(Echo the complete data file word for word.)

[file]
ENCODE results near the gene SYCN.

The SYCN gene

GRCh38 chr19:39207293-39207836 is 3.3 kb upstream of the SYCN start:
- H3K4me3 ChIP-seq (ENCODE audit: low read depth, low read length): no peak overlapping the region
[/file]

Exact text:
ENCODE results near the gene SYCN.

The SYCN gene

GRCh38 chr19:39207293-39207836 is 3.3 kb upstream of the SYCN start:
- H3K4me3 ChIP-seq (ENCODE audit: low read depth, low read length): no peak overlapping the region